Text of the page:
Best way to test my autoloader's accuracy?(gun rests, lasers, etc)


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CPshooter
December 17, 2008, 03:49 AM
Up until now, I have only owned defensive/polymer type of handguns like Glocks, H&K, etc. I was never too concerned with the exact accuracy capability of my handguns just as long as they were "combat accurate" and I could hit a pop can at 15 yards, but just recently I bought my first 1911 and also learned how to reload ammo. I'm now more interested in how accurate my guns (my 1911 more specifically) can shoot. I want to know exactly where my shots are going when I pull that trigger. It would also be nice to know how much to compensate for at shorter/longer distances.

When I go to the range, I never know EXACTLY where 7, 15, and 25 yards are. I just guess and start shooting. Would a laser range finder be a good way for me to find out exactly how far to shoot from?

As far as gun rests go, I don't know a thing and some suggestions on what setup works well would be great!

Finally, has anyone used a laser bore sight? Is this an accurate way to see where your bullets should hit?

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burningsquirrels
December 17, 2008, 08:32 AM
just use a plain ol' sandbag.

CoRoMo
December 17, 2008, 09:38 AM
As far as distance goes, you can either step it off, measure a piece of line and mark off the distances you'd like, or buy a 250' closed reel measuring tape (<$30) if you'd prefer not to spend the bucks on a range finder and just buy more ammo.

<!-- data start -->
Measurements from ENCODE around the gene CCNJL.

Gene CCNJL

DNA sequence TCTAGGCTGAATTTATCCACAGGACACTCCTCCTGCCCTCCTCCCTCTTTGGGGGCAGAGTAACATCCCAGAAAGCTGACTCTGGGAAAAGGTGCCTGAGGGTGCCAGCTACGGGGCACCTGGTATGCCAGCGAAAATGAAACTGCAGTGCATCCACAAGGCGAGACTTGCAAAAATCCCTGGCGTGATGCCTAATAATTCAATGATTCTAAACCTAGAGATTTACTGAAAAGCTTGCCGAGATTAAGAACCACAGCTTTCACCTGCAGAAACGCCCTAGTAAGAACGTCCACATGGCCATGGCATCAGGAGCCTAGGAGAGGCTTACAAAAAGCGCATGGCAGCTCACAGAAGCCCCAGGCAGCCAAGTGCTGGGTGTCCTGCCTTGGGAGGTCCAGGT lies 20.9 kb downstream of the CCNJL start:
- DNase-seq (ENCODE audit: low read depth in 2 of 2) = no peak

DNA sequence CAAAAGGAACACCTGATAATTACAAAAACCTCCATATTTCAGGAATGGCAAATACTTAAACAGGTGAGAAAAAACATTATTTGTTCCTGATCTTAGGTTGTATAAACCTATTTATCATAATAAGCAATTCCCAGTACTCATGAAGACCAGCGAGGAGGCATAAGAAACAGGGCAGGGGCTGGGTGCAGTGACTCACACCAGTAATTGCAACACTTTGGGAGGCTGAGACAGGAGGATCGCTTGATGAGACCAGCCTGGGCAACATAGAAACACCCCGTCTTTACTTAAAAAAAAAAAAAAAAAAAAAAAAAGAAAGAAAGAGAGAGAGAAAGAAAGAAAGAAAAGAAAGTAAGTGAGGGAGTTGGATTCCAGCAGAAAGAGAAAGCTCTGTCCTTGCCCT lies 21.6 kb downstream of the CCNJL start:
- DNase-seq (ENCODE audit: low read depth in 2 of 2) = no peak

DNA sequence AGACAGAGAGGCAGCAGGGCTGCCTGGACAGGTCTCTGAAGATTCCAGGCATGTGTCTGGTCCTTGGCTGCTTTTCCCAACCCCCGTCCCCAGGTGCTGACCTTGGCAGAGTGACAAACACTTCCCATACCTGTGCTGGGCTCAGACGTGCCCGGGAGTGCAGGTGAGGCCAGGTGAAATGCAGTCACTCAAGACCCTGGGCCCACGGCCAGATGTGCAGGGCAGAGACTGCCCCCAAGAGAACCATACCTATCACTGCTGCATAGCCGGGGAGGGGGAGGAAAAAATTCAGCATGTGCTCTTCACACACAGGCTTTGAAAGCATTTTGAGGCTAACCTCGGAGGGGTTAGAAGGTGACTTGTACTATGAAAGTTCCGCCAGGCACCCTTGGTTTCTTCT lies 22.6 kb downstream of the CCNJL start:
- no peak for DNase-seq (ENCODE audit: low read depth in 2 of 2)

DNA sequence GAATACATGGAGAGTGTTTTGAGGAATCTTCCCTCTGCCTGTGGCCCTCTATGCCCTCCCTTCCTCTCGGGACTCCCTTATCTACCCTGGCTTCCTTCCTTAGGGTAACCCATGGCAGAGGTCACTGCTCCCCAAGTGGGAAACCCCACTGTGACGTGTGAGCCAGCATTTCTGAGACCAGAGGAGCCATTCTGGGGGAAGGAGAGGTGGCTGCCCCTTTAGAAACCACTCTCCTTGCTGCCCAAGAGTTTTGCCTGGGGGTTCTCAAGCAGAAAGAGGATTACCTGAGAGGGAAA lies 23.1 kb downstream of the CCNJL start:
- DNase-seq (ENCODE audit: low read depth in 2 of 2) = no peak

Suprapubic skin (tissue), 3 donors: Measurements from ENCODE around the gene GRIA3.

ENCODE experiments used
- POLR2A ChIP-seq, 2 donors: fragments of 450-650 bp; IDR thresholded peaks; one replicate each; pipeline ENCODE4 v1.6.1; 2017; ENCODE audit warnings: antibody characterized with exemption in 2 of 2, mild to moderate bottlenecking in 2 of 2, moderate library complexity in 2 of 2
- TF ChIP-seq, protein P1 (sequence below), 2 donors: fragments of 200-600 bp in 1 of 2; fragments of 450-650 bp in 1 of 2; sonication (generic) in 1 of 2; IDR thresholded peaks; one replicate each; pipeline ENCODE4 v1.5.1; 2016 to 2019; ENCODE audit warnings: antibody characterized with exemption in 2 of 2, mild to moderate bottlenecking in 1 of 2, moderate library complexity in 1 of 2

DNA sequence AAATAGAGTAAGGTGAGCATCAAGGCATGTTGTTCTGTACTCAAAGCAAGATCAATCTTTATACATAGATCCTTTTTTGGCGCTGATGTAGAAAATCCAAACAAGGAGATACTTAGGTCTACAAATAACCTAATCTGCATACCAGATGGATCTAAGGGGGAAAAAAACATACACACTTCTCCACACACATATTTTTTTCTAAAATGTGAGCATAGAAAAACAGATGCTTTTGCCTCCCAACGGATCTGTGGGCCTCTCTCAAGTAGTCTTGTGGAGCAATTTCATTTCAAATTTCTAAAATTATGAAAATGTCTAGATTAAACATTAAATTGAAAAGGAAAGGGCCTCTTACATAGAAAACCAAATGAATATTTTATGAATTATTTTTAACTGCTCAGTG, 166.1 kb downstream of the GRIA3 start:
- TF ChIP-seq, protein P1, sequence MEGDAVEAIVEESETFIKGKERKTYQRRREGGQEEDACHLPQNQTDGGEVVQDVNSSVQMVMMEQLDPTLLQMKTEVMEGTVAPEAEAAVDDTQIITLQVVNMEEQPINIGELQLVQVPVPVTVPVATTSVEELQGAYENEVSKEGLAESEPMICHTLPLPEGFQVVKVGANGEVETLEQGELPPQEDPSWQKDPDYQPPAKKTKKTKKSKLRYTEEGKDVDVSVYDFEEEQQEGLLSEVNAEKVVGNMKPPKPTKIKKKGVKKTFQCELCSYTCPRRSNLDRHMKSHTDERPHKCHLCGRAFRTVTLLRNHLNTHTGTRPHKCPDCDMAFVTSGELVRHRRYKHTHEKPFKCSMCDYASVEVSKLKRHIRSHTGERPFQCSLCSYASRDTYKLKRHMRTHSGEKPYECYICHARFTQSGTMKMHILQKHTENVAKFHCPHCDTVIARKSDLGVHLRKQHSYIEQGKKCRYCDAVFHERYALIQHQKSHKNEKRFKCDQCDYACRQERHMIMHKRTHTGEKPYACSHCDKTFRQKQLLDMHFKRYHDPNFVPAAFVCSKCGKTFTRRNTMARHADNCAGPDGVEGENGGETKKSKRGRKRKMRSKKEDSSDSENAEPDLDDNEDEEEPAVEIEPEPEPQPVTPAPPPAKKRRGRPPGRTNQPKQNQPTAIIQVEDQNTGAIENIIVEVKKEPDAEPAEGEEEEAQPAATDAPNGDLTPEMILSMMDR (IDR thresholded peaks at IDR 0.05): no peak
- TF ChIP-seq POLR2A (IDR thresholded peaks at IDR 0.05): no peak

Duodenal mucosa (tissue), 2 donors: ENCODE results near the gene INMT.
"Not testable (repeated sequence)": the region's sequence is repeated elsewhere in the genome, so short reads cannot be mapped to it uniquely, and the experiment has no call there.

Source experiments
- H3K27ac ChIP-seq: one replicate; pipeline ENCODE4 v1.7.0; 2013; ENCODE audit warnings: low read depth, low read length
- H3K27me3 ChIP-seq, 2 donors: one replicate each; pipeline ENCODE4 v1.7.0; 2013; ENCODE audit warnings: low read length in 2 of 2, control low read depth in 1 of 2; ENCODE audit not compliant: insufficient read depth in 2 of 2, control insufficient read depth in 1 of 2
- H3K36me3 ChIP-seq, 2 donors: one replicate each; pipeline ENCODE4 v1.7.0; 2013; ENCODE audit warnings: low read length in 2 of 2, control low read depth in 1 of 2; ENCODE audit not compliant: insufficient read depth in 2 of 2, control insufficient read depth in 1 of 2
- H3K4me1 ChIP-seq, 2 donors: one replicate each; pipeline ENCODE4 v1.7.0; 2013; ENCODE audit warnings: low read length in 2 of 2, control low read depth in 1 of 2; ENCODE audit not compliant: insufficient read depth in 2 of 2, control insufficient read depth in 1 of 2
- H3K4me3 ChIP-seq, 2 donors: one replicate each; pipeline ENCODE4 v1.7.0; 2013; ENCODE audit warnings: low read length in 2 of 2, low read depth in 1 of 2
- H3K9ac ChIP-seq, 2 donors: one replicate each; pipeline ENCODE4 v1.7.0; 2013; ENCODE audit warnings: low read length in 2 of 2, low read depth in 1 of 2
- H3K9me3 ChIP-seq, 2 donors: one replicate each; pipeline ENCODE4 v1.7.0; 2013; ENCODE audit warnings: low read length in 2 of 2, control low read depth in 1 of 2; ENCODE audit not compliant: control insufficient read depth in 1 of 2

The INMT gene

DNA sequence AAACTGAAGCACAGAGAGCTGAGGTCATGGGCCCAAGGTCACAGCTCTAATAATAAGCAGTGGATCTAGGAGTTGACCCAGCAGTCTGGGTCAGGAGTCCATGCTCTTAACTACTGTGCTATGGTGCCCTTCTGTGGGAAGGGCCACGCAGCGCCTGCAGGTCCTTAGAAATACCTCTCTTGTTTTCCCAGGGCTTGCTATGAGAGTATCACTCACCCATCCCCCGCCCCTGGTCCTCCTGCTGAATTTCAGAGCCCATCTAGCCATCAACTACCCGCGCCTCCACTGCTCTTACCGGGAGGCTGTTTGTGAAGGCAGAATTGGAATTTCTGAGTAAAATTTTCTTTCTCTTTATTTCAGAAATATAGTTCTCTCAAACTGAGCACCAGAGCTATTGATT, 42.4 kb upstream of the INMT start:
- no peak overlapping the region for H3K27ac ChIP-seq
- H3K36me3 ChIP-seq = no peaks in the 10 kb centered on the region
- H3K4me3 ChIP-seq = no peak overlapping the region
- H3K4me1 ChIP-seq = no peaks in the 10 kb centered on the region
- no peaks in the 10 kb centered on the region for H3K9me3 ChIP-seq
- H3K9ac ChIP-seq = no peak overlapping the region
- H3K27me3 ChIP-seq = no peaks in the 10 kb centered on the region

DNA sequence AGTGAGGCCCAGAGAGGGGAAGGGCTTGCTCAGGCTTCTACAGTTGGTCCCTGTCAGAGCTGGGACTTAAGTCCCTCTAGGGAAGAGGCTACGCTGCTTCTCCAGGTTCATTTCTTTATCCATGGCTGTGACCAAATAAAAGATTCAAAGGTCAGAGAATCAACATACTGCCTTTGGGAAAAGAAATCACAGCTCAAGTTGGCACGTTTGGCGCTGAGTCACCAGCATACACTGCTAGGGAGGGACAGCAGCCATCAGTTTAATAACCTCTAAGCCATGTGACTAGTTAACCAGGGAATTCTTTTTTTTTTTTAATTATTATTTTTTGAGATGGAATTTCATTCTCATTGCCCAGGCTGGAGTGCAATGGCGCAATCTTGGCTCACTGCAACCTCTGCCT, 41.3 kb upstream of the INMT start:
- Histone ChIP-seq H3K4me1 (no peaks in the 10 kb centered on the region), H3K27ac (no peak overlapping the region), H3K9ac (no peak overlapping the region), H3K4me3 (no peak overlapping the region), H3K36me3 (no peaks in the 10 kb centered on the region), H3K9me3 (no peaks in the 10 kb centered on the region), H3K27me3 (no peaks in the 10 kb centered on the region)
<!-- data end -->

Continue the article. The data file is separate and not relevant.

MrIzhevsk
December 17, 2008, 12:46 PM
you could go to an indoor range where they might have distances marked off already on the floor or something?

Drail
December 17, 2008, 04:19 PM
Don't worry too much about actual distance. It's not going to make that much difference under 25 yards. If shooting from a rest do not rest the gun on the rest. Rest your wrists only. The point of impact will be different when the gun is rested. The point of impact will also be different when you are seated and using a rest or standing and shooting with no support. I recommend starting from a rest to get the sights where you want them and then check the point of impact standing unsupported. If you are at a range and see someone who is obviously a GOOD shot ask him to try your gun to see where it hits. He may be able to give you advice on your technique. If there is an NRA course offered in your area sign up for it.

Mat, not doormat
December 18, 2008, 09:12 AM
The best way to test mechanical accuracy, both of gun, load, and gun/load combination is with a machine rest. The ransom rest is probably the industry standard.

For dialing in a load, a chronograph is also invaluable.

~~~Mat

Japle
December 18, 2008, 08:52 PM
Most of the shooters I see at the range aren't good enough to test a pistol's accuracy under the best conditions.

Unless you're capable of shooting good, tight groups on demand from a known-accurate pistol, find someone who can.

Once you see what the gun's potential is, you can work on improving your skill to take advantage of it.
http://i4.photobucket.com/albums/y145/Japle/Guns/Argywtarget.jpg

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